NOVATO, Calif. (KGO) -- A woman from Vacaville is the first in the Bay Area to die from complications related to the use of e-cigarettes.
According to the Marin County Health Department, the woman identified as 45-year-old Amanda Arconti died in a hospital in Novato. She was a previously healthy woman who began vaping six months ago.
RELATED: Breakthrough in CDC vaping illness investigation: Vitamin E acetate and THC may be to blame
Until now, there had been 39 deaths nationwide associated with e-cigarettes. Amanda Arconti, who died last Friday at Novato Community Hospital, increased that number to 40 -- she's the fourth in California since July 2019 when the CDC began gathering this kind of data.
"She had symptoms of a cold from the previous days, presented herself to the emergency department, rapidly progressed to acute respiratory distress syndrome, was place on a breathing machine, sent to the ICU and succumbed within 24 hours," explained Dr. Matt Willis of the Department of Health and Human Services in Marin County.
The Centers for Disease Control and Prevention recently reported that there seems to be a common denominator in most of these cases.
RELATED: Marin County tobacco shops caught in middle of vaping battle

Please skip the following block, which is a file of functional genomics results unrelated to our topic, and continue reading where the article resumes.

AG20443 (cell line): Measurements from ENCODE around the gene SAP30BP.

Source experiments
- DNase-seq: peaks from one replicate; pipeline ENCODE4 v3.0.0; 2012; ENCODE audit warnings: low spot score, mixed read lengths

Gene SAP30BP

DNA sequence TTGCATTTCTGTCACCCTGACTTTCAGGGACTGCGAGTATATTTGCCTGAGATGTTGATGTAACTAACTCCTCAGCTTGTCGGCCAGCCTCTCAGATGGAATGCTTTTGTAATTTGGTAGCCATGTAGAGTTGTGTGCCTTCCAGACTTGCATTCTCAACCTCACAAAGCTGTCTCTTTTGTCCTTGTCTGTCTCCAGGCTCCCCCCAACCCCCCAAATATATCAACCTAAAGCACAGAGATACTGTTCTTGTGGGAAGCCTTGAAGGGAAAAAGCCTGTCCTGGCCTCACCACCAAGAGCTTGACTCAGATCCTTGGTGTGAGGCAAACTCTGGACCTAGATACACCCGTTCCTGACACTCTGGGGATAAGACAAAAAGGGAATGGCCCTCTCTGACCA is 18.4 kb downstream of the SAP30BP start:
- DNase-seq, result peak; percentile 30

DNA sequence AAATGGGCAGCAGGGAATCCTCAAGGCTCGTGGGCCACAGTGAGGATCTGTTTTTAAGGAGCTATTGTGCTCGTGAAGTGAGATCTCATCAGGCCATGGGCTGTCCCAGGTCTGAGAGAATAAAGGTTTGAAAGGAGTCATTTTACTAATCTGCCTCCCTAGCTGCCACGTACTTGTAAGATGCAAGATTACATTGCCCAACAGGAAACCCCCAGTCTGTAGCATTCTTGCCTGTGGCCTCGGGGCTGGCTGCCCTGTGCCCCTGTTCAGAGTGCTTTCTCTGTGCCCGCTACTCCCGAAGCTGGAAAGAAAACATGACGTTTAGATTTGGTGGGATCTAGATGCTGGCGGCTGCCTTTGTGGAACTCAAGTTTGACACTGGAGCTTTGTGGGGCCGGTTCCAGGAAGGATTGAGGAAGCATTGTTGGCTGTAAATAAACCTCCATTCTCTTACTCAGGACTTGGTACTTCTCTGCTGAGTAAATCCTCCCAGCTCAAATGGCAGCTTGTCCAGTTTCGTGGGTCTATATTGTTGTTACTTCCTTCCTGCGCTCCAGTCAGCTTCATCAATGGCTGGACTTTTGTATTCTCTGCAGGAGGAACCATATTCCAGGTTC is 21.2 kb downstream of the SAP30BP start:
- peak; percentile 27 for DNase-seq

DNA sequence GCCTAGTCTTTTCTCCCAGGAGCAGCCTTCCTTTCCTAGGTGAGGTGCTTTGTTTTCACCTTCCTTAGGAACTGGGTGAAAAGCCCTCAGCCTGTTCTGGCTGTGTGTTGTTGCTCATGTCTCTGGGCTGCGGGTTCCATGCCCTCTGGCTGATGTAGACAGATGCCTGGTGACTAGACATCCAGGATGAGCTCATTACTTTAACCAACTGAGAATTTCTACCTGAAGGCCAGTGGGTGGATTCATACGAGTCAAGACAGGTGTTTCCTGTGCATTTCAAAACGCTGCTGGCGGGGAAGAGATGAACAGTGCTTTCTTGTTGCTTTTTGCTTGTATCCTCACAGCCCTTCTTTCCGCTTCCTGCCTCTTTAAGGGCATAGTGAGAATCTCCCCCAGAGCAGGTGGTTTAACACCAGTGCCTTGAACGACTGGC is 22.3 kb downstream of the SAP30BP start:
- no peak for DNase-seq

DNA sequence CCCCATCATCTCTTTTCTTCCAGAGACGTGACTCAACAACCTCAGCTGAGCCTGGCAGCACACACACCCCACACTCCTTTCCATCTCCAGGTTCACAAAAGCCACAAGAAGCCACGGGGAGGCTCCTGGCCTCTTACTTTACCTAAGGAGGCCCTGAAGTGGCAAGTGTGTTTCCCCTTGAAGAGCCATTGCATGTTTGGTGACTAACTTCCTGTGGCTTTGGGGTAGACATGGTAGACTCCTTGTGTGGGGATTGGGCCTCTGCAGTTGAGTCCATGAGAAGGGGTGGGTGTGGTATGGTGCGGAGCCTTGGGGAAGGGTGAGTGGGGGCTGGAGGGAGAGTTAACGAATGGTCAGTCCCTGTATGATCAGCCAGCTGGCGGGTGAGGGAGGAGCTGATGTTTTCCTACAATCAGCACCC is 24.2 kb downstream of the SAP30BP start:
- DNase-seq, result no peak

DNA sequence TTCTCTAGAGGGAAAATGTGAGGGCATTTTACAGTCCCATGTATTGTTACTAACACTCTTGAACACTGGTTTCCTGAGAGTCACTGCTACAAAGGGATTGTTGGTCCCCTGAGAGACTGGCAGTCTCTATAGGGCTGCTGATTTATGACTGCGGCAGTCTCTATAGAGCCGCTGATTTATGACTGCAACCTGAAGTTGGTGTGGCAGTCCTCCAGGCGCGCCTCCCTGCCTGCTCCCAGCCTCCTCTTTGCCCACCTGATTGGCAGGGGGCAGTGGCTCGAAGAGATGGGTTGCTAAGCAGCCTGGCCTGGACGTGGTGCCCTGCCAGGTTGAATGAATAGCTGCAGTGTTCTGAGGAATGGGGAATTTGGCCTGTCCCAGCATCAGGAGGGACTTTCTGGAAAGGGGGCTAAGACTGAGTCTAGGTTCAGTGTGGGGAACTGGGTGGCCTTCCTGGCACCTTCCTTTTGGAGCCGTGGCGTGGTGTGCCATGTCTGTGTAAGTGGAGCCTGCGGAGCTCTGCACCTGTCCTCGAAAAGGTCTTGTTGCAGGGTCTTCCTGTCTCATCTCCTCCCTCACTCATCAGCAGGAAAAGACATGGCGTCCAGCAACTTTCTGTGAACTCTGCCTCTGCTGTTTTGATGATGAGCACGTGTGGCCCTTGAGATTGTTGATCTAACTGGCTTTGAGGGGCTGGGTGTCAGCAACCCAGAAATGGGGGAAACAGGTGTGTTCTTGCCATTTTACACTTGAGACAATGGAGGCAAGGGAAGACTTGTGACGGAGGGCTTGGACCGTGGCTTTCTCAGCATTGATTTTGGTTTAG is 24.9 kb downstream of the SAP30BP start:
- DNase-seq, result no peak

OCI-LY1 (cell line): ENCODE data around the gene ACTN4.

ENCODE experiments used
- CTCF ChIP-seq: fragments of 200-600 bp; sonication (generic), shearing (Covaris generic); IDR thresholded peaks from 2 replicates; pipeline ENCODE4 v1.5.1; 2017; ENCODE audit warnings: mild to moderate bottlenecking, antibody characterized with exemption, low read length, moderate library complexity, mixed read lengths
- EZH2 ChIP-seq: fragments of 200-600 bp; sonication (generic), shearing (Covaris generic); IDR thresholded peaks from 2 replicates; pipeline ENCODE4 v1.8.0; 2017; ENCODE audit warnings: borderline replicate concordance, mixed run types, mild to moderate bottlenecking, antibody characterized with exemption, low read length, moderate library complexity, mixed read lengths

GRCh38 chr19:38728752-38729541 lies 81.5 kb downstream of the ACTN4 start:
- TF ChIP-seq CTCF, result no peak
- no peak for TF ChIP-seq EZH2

Samples were collected from 29 patients and found Vitamin E acetate in all of them. Vitamin E is used as an additive.
"We have over 10 samples of products that she was using and we're working with the California Department of Public Health and the CDC to test those samples to know exactly the chemicals that were in them," Dr. Willis told reporters.
In September, Marin County Public Health sent out warnings asking that people stop using e-cigarettes.
RELATED: Trump's administration to pursue raising age to buy e-cigarettes
That office says that one in three Marin County high school juniors reported vaping on a regular basis.
"We know in talking to her family that she had started vaping six months ago and had been aware of some of the communication we've been offering about the harms of vaping and had tried to quit herself," added Dr. Willis.
Health officials say her addiction to nicotine kept her from quitting.
The coroner says the autopsy and toxicology test have been scheduled for Thursday. The official cause of death will be determined after the exam.
See more stories on vaping.
Vacaville woman dies from complications related to use of e-cigarettes, Marin County health officials say